Thursday, November 10, 2011

How to add offline functionality to your web pages using ASP.net MVC

I was recently tasked with creating an iPad client for our online survey product Prospero . My initial thoughts were that I was going to have to buy a Mac and a book on iPad programming, however after a bit of thought I realised that I could potentially use HTML5 and a combination of its offline caching and local storage capabilities.

The first issue that needs to be covered is geting the web browser to cache a version of a web page and all its required resources (images, scripts, etc) locally. Web browsers do this a lot of the time anyway in order to optimise performance, however in order for them to be used in an offline storage scenario they need to be stored in a separate cache. The way that you do this is by adding a manifest file to the page, this is done by adding a manifest attribute to the html tag.as follows:

<html manifest="/manifest.mf">


I choose to use an ashx (or web handler) to provide the manifest file so my code actually looks like the following:

<html manifest="/manifest.ashx"> 
 

  
The reason that I use a web handler is that you don't you need to make configuration changes to IIS in order to allow the manifest file extension to be associated with the correct content type. I like to keep IIS customisation to an absolute mimimum as it's just one more thing that can go wrong when deploying an app. The code for the web handler looks as follows:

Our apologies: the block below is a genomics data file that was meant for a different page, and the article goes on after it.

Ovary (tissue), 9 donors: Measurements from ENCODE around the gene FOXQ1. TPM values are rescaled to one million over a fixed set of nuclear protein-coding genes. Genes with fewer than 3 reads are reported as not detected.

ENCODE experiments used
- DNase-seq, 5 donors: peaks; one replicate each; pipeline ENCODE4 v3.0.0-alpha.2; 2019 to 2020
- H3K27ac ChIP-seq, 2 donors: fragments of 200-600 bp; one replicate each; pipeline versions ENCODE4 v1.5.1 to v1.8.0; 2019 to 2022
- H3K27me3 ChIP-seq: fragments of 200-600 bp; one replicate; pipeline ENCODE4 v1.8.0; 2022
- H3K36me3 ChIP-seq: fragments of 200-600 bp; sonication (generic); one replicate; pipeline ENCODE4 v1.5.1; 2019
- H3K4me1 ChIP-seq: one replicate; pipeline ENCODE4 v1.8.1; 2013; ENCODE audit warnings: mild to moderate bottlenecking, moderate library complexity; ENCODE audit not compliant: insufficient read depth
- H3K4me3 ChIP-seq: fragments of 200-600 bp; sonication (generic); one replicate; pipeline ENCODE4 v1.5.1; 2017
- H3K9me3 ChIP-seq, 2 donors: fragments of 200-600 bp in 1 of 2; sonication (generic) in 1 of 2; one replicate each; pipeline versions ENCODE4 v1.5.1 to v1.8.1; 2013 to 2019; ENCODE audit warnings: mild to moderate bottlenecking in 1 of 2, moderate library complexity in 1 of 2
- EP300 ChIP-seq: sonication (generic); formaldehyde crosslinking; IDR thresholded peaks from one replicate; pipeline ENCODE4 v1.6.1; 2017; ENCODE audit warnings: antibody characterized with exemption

using System;
using System.Web;
 
namespace Prospero
{
    public class Manifest : IHttpHandler
    {
        public void ProcessRequest(HttpContext context)
        {
            context.Response.ContentType = "text/cache-manifest";
            context.Response.WriteFile(context.Server.MapPath("~/content/survey.mf"));
        }
 
        public bool IsReusable
        {
            get
            {
                return false;
            }
        }
    }
}
 
 

In this example I have a manifest file survey,mdf in the content directory of my application.

The next rather daunting task is to work out what exactly needs to be written in the out in the manifest file. I realised that this should be pretty easy to work out by opening the web page and checking what resources had been downloaded using Firebug . I then wondered if someone has written a tool to automate this process and a quick Google turned up Manifested  . This awesome little tool will analyse your web page and tell you exactly what should be in your manifest file - just cut and paste the results into your .mf file!

Now you're all set to go - all you need to do is browse to your web page and it will be cached locally. If you  use Firefox to develop in you will get a warning bar at the top of the page asking you for permission to cache data locally - say yes and you're done. Now if you re-visit the page you will not be making any internet call except a call to retrieve the manifest file (if you are still online), this is done to check if there is a newer version on the server.  The way the browser determins if the file is newer is by checking the revision number in the file - you can force the browser to download all newer versions of your cached files by incrementing the revision number.


If you would like to double check what Firefox has cached you can do so by typing about:cache in the browser URL bar, the Offline Cache Device section show what is stored.

1 comment:

  1. Fantastic tip! Thank you, was jsut about to embark on an iPhone app and had the same initial thoughts, but thanks to your post I have seen another path!

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